Recorded in Banff, Alberta, and White Rock, B.C., Canada, March-May 2013; mastered by Reuben Ghose at Mojito Mastering; photographs by Ted Crosby.
- Ted Crosby (tenor saxophone, bass clarinet)
- James Meger (bass)
- Omar Amlani (drums)
- How Do You Feel?
- Divided – United
- Thick Stars
- Firing into a Continent
Braveheart, a saxophone trio based in Vancouver, Canada, is comprised of two of the city’s natives, Amlani and Meger, as well as Montreal-born Crosby. The band came together during an impromptu all-night recording while the three attended McGill in 2009 and the three musicians have attended summer residencies at the prestigious Banff Centre in Alberta. Motions is their second release, following 2011’s Acoustic Music. Meger readily lists an eclectic array of influences including “Tim Berne, Fly, Tony Malaby, William Parker, Lester Young, and the Dutch free improv scene.”
Motions comprises five concise songs totaling just over twenty-eight minutes of music. One of the songs was composed by Meger, while the other four were freely improvised. The overall mood of the album gives it cohesion, even as each piece is its own exploration of that sound. The title track opens with tenor over light cymbal and sets the tone from the outset that this is not to be fierce, driving music, rather it possesses a thoughtful, buoyant verticality that moves patiently along. The players take there time with each idea that they come upon in their collaborations. The playful tenor contrasts well with the deep resonating percussion for a dark sound. The energy of the opening piece is carried forward into “How Do You Feel?,” a piece that offers a wide variety of emotions in response to its question. Wonderfully quick, flickering cymbal work elevates the piece, while badass bass thunders an undercurrent beneath.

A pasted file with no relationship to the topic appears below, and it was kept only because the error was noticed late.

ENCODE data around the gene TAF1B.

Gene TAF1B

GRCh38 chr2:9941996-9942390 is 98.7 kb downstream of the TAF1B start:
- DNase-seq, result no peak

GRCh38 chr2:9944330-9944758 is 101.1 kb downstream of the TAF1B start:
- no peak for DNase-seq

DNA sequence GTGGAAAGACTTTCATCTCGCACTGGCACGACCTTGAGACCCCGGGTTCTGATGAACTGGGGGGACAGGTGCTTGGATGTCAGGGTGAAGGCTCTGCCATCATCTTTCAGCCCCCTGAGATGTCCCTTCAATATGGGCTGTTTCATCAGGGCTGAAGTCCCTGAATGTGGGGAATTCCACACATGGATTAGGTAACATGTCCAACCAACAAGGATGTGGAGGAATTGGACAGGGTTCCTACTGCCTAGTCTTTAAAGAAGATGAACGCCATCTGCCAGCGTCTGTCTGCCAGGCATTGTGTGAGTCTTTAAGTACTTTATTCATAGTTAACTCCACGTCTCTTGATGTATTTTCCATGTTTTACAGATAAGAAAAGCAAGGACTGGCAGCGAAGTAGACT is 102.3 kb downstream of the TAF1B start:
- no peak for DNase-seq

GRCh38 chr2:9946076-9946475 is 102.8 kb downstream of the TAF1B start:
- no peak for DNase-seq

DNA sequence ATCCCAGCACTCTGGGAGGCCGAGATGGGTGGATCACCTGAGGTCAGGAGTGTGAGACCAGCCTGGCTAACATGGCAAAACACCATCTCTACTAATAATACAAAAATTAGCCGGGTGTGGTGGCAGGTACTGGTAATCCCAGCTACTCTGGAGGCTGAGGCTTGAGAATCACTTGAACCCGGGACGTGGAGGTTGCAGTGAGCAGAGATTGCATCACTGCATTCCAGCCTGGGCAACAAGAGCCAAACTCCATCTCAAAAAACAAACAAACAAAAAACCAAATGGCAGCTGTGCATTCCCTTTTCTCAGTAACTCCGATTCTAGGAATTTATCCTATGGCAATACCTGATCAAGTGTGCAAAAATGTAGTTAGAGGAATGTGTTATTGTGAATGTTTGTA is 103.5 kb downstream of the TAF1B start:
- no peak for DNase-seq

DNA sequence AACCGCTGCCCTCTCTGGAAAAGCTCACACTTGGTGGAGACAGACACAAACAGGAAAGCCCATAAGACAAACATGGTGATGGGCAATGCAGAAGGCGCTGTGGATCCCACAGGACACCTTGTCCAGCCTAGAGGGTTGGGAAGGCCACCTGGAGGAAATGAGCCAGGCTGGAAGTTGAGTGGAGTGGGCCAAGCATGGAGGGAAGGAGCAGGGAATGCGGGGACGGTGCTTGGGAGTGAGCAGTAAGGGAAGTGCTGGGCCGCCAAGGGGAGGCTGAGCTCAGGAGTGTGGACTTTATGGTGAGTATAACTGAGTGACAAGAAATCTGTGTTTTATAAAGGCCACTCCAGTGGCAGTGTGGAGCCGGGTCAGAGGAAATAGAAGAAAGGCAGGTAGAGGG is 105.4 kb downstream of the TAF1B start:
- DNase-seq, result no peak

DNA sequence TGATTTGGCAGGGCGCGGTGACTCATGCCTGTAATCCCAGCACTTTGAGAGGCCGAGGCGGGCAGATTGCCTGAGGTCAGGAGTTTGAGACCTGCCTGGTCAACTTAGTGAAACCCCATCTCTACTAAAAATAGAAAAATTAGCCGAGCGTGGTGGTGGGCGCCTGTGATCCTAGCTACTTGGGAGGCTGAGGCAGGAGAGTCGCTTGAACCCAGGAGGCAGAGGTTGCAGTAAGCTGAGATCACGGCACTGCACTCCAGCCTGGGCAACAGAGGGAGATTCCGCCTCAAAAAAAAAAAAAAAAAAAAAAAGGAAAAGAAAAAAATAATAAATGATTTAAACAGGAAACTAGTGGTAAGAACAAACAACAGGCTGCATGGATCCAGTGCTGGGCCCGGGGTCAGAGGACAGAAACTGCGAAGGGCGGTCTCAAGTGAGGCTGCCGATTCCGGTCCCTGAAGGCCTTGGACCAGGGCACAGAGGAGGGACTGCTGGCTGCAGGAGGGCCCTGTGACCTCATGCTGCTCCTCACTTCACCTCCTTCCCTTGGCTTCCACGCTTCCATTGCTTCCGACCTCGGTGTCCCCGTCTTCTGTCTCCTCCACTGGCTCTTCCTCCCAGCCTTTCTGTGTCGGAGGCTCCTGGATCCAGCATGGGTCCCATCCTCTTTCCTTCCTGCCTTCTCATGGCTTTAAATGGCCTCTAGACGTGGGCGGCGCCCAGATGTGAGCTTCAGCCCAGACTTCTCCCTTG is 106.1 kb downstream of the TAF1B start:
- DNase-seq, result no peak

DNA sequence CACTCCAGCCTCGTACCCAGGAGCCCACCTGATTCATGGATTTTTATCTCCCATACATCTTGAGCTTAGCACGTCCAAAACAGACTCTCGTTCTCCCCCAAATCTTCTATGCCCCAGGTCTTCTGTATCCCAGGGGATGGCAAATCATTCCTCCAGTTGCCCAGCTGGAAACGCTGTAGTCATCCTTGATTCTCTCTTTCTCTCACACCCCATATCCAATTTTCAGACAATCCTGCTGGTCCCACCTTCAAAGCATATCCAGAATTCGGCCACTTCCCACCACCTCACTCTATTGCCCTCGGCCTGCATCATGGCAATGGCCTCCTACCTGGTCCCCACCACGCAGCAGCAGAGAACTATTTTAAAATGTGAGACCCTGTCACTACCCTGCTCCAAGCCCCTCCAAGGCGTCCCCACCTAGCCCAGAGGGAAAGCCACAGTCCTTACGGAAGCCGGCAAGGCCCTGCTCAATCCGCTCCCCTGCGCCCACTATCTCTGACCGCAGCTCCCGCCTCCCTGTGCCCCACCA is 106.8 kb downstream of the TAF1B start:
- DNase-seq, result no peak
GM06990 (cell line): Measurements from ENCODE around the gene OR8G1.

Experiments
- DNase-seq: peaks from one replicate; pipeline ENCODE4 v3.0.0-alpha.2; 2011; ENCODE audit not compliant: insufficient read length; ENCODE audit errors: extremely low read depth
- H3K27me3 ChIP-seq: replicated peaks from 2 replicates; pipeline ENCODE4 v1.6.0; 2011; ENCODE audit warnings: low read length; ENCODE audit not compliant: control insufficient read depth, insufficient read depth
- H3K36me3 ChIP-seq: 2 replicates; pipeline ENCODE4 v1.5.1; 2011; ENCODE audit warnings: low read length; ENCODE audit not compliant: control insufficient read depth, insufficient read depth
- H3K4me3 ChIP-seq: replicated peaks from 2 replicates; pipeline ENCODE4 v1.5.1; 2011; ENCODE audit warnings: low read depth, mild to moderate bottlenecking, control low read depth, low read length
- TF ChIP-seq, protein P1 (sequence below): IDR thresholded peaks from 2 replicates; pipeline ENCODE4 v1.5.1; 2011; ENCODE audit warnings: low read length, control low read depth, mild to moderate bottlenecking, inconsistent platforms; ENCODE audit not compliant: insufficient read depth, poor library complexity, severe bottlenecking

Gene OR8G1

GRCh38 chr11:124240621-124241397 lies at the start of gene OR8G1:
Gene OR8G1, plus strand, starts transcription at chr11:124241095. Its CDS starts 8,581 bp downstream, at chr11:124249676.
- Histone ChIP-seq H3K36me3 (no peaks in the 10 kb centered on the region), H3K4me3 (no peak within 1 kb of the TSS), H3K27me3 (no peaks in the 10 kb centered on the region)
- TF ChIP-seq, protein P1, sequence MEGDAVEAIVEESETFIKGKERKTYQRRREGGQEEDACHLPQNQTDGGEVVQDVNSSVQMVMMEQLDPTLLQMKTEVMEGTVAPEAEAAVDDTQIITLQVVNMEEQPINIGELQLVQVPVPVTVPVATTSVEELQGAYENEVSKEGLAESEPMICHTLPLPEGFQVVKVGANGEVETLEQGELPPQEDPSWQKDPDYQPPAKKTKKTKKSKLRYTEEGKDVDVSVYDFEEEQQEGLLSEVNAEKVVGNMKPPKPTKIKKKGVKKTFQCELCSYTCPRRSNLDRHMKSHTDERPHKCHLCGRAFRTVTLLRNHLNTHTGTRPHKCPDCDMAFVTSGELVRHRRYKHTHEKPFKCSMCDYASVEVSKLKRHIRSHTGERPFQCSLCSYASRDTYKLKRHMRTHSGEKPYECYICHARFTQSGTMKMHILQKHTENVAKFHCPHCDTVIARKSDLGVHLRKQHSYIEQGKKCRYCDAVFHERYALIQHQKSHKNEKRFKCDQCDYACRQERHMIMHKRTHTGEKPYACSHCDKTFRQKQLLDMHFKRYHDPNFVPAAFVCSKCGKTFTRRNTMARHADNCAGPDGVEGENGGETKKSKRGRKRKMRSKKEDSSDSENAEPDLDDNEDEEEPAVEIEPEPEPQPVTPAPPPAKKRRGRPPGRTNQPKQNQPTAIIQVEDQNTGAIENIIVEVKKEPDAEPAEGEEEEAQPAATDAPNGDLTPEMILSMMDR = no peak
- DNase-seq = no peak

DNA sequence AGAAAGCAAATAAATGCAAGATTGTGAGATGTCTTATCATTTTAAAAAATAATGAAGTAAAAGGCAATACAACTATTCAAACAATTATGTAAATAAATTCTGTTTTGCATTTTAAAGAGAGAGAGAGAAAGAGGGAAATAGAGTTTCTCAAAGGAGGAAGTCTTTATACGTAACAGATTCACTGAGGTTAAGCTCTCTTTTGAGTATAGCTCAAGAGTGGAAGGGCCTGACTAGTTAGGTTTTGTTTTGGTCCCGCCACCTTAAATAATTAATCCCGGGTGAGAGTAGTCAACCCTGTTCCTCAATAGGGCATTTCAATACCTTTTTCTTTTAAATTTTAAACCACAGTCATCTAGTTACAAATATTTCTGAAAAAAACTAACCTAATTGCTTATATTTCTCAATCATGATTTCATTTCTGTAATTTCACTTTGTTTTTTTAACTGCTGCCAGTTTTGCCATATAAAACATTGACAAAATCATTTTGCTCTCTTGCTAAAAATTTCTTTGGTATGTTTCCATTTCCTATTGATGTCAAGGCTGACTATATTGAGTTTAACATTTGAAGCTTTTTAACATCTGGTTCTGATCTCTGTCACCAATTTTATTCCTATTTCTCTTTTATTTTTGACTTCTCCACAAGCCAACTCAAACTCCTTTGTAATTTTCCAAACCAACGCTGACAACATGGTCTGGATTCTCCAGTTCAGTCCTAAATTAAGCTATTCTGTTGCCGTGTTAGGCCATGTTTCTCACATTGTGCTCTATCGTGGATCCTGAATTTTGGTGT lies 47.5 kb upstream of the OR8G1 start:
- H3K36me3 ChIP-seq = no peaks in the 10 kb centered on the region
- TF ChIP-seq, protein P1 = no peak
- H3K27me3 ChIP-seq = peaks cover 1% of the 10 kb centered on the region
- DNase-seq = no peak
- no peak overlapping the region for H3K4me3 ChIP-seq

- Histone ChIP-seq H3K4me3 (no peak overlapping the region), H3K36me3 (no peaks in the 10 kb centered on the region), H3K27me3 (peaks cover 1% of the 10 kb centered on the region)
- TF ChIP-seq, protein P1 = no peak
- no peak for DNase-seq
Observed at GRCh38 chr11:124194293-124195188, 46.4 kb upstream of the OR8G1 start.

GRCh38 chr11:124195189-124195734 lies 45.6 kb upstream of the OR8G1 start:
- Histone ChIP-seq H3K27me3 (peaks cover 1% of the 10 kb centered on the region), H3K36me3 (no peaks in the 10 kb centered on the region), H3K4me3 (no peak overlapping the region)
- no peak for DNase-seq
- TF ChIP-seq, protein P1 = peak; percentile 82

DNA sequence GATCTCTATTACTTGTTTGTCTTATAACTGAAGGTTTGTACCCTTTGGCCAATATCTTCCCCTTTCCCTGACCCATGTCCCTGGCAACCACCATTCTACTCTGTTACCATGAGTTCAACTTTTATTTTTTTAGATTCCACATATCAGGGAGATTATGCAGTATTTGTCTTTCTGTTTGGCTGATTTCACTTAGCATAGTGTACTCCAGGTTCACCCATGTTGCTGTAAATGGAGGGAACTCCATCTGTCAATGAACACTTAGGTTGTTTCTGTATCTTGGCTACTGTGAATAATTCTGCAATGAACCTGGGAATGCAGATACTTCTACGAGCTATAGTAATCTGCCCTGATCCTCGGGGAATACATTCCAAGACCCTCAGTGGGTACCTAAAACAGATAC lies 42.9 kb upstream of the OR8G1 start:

The album takes a contemplative turn with “Divided – United” with mellow tenor out front, occasional drum rattle or cymbal strike, and very selective bass playing. Bass and tenor interact counter-intuitively here in a wonderfully challenging way, moving at different tempos and producing different moods that become more striking in contrast. “Thick Stars” further investigates the relationship of the two instruments in buzzing resonance over flashes of percussive energy. The final piece showcases interactions between tenor and drums, with the bass undercurrent again tinting the overall sound a bit darker. Only at the conclusion did I find myself wanting something more–a return to the more energized opening pieces, if even briefly, to give the album a more balanced feel.
Vancouver continues to be a place producing interesting, boundary-breaking musicians. Catch this band as they tour through Canada again this coming summer.